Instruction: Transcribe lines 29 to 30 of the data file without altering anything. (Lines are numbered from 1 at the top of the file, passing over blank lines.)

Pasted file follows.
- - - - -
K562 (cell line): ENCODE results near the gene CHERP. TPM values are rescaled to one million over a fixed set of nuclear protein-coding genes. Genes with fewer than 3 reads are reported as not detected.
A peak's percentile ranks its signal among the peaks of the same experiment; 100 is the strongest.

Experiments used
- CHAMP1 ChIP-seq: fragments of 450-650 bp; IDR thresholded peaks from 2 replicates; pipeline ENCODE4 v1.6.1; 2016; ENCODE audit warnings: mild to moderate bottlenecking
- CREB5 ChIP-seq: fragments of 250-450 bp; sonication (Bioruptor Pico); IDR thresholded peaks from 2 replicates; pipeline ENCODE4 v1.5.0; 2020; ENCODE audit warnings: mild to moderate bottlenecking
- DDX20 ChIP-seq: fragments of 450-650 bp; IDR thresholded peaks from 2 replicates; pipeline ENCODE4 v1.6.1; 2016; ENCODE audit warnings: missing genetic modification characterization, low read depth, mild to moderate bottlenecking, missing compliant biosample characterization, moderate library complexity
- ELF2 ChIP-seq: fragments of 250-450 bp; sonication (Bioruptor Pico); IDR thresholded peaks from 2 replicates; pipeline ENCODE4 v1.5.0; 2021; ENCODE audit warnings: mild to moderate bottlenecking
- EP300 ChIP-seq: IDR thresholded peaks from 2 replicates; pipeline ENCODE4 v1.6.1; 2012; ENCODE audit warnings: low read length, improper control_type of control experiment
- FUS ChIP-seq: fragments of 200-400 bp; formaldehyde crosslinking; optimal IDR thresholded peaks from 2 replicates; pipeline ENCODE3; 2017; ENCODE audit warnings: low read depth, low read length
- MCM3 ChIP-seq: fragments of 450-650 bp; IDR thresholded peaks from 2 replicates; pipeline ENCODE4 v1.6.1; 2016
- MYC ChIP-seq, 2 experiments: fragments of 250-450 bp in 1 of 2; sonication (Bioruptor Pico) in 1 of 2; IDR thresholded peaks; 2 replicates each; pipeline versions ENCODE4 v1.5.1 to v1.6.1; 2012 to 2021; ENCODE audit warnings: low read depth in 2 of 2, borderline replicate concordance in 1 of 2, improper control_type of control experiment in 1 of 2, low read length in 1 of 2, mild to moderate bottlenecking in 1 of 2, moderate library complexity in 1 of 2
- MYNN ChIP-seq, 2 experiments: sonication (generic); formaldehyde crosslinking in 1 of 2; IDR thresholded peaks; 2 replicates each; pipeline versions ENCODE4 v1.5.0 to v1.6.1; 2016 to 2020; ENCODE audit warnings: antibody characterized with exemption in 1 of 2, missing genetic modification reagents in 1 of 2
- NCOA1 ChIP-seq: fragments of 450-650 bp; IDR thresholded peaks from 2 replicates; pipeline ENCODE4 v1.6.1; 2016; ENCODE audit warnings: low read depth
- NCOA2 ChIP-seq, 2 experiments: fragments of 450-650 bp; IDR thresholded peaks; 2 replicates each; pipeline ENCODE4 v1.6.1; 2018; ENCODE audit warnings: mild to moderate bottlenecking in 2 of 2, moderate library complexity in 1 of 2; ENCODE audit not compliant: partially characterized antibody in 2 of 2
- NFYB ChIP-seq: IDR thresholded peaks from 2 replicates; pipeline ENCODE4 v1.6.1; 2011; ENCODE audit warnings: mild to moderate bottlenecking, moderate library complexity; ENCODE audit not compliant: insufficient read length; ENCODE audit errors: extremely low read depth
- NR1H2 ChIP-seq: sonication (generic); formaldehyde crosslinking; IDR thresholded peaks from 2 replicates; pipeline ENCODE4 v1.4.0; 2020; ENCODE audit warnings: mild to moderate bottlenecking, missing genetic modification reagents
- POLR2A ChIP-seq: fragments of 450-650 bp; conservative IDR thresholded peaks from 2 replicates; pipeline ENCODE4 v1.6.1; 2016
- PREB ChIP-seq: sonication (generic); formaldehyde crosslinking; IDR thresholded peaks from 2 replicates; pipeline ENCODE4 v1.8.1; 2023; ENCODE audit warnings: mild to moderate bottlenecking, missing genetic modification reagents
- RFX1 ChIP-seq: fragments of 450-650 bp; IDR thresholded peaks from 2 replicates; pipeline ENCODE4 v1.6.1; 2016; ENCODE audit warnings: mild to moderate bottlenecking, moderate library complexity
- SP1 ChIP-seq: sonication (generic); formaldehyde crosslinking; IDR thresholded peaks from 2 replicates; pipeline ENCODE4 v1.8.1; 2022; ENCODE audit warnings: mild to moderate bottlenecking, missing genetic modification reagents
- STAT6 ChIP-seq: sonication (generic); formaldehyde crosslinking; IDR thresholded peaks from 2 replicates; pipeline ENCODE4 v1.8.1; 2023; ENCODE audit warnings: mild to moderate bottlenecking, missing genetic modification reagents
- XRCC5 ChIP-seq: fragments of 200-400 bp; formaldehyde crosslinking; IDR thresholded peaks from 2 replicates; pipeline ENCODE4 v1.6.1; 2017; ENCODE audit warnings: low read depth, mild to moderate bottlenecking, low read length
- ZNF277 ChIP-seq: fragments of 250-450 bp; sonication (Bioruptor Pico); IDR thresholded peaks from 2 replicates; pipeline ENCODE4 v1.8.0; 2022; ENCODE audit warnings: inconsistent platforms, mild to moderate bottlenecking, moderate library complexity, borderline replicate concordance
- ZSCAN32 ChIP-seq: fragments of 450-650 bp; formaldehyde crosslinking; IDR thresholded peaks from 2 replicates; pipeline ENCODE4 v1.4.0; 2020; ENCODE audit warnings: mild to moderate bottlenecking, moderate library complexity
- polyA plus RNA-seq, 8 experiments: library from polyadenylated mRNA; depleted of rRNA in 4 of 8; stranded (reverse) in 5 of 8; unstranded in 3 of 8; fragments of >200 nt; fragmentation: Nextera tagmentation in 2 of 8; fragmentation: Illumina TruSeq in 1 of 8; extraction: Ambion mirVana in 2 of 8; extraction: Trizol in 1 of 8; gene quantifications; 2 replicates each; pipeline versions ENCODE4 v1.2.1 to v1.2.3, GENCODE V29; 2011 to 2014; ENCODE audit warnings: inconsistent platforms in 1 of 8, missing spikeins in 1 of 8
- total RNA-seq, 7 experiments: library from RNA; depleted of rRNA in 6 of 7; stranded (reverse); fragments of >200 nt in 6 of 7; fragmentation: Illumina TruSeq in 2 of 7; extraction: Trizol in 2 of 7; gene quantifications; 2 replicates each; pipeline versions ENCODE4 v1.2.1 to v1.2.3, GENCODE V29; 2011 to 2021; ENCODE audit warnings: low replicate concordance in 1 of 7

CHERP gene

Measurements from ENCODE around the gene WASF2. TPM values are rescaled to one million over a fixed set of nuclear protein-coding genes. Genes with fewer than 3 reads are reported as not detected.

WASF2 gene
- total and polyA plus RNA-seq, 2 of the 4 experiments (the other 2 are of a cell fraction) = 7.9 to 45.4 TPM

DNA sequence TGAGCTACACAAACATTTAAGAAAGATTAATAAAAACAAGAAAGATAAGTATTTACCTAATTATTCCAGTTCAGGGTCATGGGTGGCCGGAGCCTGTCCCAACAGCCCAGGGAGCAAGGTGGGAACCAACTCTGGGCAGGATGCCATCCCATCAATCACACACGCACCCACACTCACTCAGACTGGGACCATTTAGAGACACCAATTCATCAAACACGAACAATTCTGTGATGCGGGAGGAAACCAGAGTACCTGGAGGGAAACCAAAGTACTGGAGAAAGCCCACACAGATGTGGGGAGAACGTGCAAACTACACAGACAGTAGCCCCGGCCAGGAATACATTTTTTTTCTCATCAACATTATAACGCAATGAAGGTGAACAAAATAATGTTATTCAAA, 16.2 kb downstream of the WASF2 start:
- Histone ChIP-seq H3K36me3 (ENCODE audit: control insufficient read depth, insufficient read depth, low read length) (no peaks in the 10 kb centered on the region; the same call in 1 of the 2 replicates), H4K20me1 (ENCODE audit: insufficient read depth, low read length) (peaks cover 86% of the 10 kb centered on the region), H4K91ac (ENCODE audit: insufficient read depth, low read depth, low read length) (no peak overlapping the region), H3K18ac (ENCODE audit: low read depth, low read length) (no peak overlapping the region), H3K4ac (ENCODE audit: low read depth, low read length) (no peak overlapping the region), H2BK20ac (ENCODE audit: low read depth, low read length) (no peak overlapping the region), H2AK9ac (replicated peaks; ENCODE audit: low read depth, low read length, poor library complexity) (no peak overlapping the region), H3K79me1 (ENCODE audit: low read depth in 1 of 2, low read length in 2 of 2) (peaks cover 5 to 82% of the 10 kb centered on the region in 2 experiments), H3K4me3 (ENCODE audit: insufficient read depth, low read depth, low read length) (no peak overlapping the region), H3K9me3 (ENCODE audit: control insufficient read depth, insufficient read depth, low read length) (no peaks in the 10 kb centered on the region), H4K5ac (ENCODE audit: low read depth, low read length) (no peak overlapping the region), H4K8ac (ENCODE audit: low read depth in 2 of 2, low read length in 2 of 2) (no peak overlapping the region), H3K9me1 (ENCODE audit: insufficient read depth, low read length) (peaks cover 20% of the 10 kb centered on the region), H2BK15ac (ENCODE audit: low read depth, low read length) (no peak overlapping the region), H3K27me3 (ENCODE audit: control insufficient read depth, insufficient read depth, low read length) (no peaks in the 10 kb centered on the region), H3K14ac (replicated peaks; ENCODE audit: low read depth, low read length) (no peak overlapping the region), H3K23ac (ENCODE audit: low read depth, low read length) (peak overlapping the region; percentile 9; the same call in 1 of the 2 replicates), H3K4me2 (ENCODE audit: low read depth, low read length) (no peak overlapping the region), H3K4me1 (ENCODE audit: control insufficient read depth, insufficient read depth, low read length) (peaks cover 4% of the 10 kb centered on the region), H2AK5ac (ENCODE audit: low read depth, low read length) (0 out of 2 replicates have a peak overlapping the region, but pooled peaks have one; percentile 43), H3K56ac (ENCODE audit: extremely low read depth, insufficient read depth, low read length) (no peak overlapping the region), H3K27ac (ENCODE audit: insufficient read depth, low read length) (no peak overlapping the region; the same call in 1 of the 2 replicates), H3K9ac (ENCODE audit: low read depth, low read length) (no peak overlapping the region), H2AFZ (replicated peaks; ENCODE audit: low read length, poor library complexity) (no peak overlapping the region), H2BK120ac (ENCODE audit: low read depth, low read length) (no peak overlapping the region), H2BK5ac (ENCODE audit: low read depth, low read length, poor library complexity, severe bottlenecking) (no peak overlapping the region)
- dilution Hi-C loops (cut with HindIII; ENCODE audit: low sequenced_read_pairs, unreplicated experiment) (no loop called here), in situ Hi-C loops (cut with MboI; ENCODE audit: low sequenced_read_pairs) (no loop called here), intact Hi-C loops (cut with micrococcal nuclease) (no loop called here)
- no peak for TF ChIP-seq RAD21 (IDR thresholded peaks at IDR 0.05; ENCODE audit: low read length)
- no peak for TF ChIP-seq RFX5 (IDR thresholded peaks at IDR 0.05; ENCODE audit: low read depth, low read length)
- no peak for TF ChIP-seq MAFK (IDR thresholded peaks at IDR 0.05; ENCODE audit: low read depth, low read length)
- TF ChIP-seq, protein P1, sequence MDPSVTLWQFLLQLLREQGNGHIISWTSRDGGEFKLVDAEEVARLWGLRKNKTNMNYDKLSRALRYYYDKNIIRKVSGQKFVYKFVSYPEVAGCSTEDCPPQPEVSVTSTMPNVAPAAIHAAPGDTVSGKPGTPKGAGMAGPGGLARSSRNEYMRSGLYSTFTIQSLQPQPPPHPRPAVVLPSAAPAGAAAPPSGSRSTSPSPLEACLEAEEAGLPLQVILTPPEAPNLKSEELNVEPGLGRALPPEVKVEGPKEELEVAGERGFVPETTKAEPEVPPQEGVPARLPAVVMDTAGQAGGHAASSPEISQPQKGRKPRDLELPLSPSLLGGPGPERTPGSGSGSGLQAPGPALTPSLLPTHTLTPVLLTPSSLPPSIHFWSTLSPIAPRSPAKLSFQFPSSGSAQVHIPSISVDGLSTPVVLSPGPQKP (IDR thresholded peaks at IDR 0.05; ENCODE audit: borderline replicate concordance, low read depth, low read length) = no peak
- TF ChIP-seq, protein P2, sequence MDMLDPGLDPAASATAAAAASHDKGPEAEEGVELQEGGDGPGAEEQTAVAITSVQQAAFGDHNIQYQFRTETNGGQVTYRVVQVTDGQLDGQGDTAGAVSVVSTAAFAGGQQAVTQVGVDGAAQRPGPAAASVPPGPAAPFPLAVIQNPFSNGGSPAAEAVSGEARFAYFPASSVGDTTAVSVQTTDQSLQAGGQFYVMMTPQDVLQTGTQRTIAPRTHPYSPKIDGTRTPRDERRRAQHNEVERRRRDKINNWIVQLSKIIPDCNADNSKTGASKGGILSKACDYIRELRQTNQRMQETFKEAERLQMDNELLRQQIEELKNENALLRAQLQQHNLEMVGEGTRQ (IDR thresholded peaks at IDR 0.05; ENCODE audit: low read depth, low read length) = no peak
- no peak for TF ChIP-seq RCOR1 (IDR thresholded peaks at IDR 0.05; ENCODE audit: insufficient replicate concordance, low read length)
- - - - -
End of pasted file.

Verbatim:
WASF2 gene
- total and polyA plus RNA-seq, 2 of the 4 experiments (the other 2 are of a cell fraction) = 7.9 to 45.4 TPM